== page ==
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I would like to know the detailed difference between the Expression Languages (EL). There is JSP EL, JSF EL and Unified EL.

I would like to know the history behind the EL and what the latest EL is that is used in Java EE applications. Is it the EL common for all view technologies in the latest versions?

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closed as not a real question by ЯegDwight, iMat, hochl, andrewsi, Florent Oct 4 '12 at 14:56

It's difficult to tell what is being asked here. This question is ambiguous, vague, incomplete, overly broad, or rhetorical and cannot be reasonably answered in its current form. For help clarifying this question so that it can be reopened, visit the help center.If this question can be reworded to fit the rules in the help center, please edit the question.

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Someone should revise the closing rules. This is a valid question and I came to SO to find an answer. –  Ondra Žižka Jun 10 '13 at 13:59
    
Why is this closed and what actually make these kind of questions unrealistic? It is simple to visualize what is being asked. –  Shirgill Ansari Dec 16 at 12:29

2 Answers 2

up vote 145 down vote accepted
  • Jun 2002: JSTL 1.0 was introduced with EL for first time. It were those ${} things which works in JSTL tags only. It is designed to call Javabean get methods.

  • Nov 2003: JSP 2.0 was introduced and EL was moved from JSTL 1.0 to JSP 2.0 in javax.servlet.jsp.el package and it became standard EL as part of J2EE 1.4 standard. JSTL 1.1 was shipped without EL. Now ${} works outside JSTL tags in JSP template text as well.

  • Mar 2004: JSF 1.0 was introduced with deferred EL in javax.faces.el package. It were those #{} things which works inside JSF tags only. The difference with standard JSP EL ${} is that it doesn't only do get, but can also do set. This was mandatory for managed bean auto-creation and setting the values of input components. The standard EL ${} works in JSF output tags as well, but they won't auto-create beans if they don't exist in scope yet and they won't set input values.

  • May 2005: While still preparing for new JSP 2.1 which should be released May 2006, deferred EL #{} was extracted from JSF and combined with standard EL ${} in the javax.el package. At that point, it became unified EL which was introduced with JSF 1.2 and became later part of JSP 2.1 and Java EE 5 standard. The #{} can now also be used in JSP tags to get values, but not to set values..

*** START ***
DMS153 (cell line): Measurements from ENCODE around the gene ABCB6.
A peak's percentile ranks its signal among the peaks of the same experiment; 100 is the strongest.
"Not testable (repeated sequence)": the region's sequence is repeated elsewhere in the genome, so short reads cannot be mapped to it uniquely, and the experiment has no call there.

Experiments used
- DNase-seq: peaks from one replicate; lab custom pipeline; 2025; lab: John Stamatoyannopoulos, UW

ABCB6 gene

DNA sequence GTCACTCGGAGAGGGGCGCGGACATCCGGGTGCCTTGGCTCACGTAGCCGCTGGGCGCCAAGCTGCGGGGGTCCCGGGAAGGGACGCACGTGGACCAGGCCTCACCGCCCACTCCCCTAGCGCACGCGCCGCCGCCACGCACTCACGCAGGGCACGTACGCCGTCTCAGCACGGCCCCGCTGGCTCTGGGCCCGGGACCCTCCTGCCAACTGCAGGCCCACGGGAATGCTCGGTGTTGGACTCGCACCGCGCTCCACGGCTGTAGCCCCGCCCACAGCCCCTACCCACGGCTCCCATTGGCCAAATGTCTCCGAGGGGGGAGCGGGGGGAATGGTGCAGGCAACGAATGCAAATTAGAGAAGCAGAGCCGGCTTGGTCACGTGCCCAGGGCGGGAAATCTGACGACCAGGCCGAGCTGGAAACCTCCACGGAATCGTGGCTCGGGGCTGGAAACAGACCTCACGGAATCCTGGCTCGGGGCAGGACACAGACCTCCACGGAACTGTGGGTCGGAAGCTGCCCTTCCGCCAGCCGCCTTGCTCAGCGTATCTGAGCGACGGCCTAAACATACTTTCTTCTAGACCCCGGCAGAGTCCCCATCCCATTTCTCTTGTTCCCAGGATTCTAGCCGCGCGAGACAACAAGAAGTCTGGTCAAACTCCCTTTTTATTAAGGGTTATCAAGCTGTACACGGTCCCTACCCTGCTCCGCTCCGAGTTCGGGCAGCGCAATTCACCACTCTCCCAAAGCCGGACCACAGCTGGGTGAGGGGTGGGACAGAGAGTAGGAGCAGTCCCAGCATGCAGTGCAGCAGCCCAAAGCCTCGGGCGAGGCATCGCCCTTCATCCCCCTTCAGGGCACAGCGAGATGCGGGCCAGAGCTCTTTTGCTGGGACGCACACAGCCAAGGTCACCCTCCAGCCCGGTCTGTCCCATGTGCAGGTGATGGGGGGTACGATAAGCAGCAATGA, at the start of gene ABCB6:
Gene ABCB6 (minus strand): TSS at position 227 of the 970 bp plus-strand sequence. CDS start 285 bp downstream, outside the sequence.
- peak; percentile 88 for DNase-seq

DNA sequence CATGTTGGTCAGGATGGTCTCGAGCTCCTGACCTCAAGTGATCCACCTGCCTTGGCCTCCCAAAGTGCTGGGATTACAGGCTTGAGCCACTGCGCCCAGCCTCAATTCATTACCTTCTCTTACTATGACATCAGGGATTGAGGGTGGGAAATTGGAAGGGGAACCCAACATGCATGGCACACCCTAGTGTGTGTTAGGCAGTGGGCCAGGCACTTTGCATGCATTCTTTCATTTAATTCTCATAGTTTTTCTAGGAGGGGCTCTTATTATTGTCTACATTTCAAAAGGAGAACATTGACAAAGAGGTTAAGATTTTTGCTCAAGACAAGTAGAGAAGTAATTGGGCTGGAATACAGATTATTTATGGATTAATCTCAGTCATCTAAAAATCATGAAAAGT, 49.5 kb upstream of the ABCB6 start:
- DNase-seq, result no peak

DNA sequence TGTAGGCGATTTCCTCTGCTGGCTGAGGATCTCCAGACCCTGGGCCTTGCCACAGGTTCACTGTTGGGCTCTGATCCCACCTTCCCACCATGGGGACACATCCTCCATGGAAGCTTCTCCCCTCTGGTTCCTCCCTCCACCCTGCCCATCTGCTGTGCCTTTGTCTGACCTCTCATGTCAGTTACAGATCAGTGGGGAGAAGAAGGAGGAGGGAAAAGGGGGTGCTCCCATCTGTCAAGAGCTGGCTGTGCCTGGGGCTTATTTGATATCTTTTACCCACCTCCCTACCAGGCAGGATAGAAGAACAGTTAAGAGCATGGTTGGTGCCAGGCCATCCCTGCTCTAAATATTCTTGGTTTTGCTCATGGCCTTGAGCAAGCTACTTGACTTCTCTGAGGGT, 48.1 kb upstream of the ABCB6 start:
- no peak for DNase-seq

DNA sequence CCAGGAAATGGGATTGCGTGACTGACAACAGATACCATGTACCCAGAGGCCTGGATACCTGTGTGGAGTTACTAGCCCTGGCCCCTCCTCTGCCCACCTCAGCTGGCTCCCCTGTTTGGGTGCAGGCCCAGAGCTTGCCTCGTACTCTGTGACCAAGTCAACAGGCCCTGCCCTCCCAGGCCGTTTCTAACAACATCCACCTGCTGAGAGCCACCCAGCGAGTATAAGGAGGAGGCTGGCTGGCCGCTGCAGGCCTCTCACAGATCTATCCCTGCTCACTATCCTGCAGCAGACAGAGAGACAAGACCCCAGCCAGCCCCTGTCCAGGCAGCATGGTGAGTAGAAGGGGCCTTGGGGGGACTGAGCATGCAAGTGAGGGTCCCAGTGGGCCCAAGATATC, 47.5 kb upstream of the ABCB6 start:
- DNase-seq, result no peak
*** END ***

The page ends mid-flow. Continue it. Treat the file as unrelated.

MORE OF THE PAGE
• Nov 2006: Facelets was introduced as successor of JSP. It allowed for use of #{} in template text outside JSF tags, as substitute for <h:outputText> without any attributes. It also treats ${} as #{}, so they both behave the same in Facelets.

  • Dec 2009: EL 2.2 was introduced with JSP 2.2 / Java EE 6 which now allows for calling concrete bean action methods instead of only calling Javabean getters/setters inside #{} syntax, e.g. #{bean.method(argument)}. Facelets became part of Java EE 6 standard.

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Very good explanation!! –  Krishna Jan 27 '11 at 8:19
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Excelent explanation! –  Eduardo Melo Nov 7 '11 at 2:21
    
+1 best answer!~ –  Joe.wang May 21 '13 at 15:32
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Time for a new edit. EL 3.0 is out. –  raupach Aug 7 '13 at 14:47
    
@raupach What does it bring? –  Koray Tugay May 5 at 16:40

Adding to BalusC's answer...

EL was originally conceived by and implemented by Nathan Abramson of Art Technology Group in 2001. At the time the implementation was known as Simplest Possible Expression Language (SPEL). The implementation was later included in the JSTL1.0. Nathan was part of the JSR-052 Expert Group, and was credited in the JSTL specification as the driving force behind the expression language.

"Special mention to Nathan Abramson for being a driving force behind the expression language introduced in JSTL"

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